What Does “Breaking Up Facebook” Mean?
Those of you who’ve been paying attention to the news recently might have seen some stories about the possibility that Facebook will be ordered to “break up” by regulators in the United States of America. This is a term used when corporations are judged to have become too big for their own good and are having a detrimental, anti-competitive impact on the market. While regulators have always had such powers, they’re very rarely used, and if they were applied to Facebook, it would be the most high-profile company to be broken up this way in the 21st century so far. What does it actually mean, though, and what impact might it have on you as a Facebook user or advertising partner?
If you’re worried that you’re about to lose access to your social media website or you won’t be able to place adverts on it anymore, forget that fear immediately. The Facebook website is the company’s core business and will remain so no matter what happens, but there’s far more to Facebook than just the social media network – and that, in many ways, is the problem that American regulators have with it. They’re not happy with the way that Facebook went about acquiring companies like Instagram and WhatsApp, and they might now order the sale of those sister companies in an attempt to rebalance what they see as a prejudiced, compromised market. Even then, your WhatsApp and Instagram accounts would still work – all that would change is that someone else would own and maintain them.
Given Facebook’s continual attempts to muscle in on just about every market imaginable in recent years, something like this was always likely to happen. Facebook has attempted to go toe to toe with YouTube by introducing “Facebook Watch,” tackle Bitcoin with “Libra,” and take a bite out of the popularity of UK slots site with the Facebook High 5 Casino. It hasn’t been successful with all of those endeavors. Even though the age of Facebook’s average user skews a little higher than it used to, it hasn’t managed to tempt many people away from dedicated external online slot websites. As they’ve found out, having two billion users doesn’t mean that a significant proportion of those users want to play online slots on your platform. Nor do they necessarily want to use your cryptocurrency or watch steaming content. The failed or semi-failed initiatives aren’t the ones that regulators and watchdogs have an issue with – it’s the ones that the company has succeeded with that have drawn so much ire.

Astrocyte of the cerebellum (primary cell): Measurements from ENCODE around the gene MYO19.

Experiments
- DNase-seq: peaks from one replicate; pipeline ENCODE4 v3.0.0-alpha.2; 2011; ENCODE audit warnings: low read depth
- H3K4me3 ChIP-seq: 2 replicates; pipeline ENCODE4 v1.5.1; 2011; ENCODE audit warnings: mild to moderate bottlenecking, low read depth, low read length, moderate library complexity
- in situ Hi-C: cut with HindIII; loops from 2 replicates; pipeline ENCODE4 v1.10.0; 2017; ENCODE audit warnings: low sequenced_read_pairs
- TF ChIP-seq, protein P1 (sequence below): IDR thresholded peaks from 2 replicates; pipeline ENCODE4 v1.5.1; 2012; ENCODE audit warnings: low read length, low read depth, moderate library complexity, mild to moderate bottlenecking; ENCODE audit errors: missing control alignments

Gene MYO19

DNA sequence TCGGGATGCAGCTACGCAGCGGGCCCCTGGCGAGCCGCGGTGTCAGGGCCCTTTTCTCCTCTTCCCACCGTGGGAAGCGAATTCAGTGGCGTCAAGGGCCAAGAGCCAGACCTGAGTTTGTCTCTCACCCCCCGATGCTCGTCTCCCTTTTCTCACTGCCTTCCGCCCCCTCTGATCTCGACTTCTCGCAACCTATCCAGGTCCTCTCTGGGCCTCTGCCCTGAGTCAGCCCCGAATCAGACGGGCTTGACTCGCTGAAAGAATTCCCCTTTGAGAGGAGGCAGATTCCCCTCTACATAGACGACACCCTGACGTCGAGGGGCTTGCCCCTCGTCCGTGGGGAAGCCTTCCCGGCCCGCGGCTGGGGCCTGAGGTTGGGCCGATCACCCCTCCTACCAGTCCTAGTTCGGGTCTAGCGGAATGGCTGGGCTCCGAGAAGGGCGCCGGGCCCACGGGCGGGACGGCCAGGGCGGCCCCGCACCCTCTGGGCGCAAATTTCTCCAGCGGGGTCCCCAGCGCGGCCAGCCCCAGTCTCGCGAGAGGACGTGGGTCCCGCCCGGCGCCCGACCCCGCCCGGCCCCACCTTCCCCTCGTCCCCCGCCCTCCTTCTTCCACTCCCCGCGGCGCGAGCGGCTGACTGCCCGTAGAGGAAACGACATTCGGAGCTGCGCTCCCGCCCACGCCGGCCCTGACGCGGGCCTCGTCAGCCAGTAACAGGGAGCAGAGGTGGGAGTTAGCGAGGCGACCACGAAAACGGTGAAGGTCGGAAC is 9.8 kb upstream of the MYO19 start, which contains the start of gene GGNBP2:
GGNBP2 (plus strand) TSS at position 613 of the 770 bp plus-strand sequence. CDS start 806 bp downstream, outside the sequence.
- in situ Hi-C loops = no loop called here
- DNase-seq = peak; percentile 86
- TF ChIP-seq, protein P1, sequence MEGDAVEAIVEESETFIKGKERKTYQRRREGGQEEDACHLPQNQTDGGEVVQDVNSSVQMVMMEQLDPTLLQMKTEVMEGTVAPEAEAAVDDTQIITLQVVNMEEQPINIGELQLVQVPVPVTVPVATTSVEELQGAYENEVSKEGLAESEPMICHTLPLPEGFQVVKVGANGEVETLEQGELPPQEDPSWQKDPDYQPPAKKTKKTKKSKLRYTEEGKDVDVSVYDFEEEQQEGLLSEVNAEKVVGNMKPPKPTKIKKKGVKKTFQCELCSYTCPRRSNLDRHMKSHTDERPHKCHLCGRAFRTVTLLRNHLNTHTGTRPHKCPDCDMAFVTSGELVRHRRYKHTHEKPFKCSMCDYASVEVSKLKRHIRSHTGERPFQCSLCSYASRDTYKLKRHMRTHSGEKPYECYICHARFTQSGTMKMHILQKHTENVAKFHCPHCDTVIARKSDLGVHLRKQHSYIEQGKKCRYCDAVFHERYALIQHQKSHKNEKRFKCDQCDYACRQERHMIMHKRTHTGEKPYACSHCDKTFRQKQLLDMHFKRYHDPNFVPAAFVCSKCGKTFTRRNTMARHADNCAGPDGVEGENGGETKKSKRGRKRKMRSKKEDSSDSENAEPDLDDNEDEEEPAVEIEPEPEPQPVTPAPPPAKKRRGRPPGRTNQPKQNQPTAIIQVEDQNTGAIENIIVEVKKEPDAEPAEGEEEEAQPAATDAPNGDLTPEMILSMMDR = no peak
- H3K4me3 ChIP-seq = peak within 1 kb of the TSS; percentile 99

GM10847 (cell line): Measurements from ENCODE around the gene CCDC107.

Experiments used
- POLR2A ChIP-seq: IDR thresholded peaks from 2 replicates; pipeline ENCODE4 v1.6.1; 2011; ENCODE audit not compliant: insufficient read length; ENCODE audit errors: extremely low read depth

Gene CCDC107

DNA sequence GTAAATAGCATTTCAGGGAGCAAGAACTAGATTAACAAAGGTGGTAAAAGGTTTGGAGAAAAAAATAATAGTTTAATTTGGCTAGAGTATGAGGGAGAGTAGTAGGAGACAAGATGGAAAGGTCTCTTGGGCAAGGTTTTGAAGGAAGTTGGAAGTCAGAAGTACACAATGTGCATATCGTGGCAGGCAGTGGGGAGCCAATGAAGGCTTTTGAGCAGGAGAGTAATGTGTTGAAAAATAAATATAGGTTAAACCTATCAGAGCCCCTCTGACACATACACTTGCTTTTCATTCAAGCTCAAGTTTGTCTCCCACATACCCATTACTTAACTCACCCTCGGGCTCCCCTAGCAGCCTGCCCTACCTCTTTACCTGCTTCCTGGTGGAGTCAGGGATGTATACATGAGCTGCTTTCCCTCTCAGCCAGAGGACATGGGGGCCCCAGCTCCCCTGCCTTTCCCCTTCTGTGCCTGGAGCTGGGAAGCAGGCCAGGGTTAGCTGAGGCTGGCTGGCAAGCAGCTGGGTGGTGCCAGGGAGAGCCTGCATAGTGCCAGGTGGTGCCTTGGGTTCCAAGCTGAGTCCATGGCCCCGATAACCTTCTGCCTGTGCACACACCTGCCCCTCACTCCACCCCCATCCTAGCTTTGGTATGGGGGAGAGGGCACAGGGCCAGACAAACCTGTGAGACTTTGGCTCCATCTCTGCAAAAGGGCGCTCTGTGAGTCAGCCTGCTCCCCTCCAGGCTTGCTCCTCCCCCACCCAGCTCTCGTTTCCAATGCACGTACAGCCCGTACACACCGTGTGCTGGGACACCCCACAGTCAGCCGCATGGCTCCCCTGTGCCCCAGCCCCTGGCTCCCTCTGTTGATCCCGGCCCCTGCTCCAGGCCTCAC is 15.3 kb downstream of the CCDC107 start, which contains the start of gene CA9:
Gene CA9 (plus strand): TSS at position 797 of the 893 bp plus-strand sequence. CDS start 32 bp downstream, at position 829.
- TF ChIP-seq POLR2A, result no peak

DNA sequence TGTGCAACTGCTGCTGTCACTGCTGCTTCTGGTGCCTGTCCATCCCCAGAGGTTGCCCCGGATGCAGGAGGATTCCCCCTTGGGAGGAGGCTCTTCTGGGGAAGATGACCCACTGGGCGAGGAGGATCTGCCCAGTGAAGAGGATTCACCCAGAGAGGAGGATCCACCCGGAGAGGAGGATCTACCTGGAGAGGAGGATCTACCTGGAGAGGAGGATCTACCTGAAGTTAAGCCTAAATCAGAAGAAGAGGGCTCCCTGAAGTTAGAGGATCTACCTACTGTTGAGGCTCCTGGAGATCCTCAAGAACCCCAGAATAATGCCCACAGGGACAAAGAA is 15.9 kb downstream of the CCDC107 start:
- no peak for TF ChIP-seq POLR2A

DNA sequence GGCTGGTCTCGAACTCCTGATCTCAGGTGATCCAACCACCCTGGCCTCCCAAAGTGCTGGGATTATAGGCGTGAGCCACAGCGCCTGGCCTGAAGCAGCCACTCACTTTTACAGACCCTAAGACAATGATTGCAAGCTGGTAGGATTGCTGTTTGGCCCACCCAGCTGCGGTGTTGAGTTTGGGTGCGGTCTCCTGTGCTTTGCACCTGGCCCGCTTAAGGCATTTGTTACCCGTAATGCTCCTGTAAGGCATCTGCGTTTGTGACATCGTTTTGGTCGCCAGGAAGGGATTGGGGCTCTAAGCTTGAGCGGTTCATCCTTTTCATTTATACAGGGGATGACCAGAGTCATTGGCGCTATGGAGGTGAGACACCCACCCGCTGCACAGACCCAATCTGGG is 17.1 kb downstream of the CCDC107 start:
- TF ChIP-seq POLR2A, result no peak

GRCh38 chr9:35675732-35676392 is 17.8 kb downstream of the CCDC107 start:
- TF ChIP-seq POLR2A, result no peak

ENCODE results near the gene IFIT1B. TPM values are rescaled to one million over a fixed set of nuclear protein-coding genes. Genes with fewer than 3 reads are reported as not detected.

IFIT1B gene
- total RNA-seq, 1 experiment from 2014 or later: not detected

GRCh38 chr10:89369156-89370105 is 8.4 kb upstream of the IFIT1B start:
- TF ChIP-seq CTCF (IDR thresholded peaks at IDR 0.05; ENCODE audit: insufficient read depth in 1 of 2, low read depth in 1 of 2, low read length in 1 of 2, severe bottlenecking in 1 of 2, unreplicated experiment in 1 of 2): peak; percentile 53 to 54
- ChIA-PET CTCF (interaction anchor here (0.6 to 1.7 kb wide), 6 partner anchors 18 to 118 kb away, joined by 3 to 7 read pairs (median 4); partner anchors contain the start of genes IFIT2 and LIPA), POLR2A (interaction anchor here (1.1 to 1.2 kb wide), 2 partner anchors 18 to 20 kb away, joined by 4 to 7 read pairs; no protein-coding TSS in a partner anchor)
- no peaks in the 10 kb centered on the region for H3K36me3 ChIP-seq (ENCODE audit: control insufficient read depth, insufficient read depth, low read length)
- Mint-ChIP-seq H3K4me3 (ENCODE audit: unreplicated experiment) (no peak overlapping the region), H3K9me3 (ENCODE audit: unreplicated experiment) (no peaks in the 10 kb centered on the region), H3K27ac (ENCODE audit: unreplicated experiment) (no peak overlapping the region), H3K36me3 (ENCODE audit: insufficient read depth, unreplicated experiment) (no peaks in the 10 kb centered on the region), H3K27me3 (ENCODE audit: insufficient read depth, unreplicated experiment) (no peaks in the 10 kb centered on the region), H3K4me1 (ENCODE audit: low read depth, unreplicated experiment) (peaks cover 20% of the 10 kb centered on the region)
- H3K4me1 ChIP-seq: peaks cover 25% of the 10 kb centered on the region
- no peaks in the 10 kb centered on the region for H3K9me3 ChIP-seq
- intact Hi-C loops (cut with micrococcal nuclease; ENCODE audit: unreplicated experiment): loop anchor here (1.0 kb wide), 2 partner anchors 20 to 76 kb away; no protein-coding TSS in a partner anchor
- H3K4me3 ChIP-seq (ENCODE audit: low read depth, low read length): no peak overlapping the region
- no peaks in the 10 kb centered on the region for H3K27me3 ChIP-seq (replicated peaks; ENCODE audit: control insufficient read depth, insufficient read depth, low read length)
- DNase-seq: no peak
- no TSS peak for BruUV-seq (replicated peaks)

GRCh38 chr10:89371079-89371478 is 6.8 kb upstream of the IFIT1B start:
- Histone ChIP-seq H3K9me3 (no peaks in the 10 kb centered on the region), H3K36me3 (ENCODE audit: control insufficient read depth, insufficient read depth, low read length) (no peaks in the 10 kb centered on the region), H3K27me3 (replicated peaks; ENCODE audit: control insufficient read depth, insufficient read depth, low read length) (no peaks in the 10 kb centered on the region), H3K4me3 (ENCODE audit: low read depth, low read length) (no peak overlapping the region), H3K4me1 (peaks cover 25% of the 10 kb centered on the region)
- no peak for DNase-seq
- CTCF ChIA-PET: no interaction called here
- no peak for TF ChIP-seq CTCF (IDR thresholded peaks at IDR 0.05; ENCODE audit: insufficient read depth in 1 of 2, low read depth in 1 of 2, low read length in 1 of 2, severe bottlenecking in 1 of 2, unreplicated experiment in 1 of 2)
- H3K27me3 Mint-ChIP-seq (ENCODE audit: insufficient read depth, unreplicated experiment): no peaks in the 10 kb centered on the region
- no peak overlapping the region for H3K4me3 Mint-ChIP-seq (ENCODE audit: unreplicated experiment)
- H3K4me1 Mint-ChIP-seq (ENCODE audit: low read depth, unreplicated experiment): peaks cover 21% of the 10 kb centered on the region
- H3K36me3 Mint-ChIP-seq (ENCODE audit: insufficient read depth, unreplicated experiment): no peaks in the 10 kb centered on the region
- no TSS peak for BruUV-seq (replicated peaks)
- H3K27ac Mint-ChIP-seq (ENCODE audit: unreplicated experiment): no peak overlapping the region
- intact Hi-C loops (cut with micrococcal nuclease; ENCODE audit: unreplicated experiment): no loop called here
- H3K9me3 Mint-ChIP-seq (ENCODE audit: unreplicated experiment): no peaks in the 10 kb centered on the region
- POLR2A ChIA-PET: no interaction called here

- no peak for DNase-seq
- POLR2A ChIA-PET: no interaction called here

Facebook will, as one might expect, fight against any attempt to break it up. CEO Mark Zuckerberg believes that regulators had the chance to assess and prevent the purchases of WhatsApp and Instagram when they happened, and as they saw nothing wrong with the deals at the time, they don’t have the right to go back now and re-assess them. A court will probably have to rule on that matter. Even if it were to happen, though – which the majority of experts feel is unlikely – there might still be material advantages to Facebook that come with the sale of some of its greatest properties. Such is the size of Zuckerberg’s empire that it’s become almost organic and impossible to manage. A new focus on core businesses might result in a more agile, energetic company capable of making faster changes and coming up with new ideas. Similarly, WhatsApp and Instagram could become even bigger if they weren’t tied to Facebook. They’d be free to work and integrate with other partners and potentially become even bigger parts of our lives than they are already.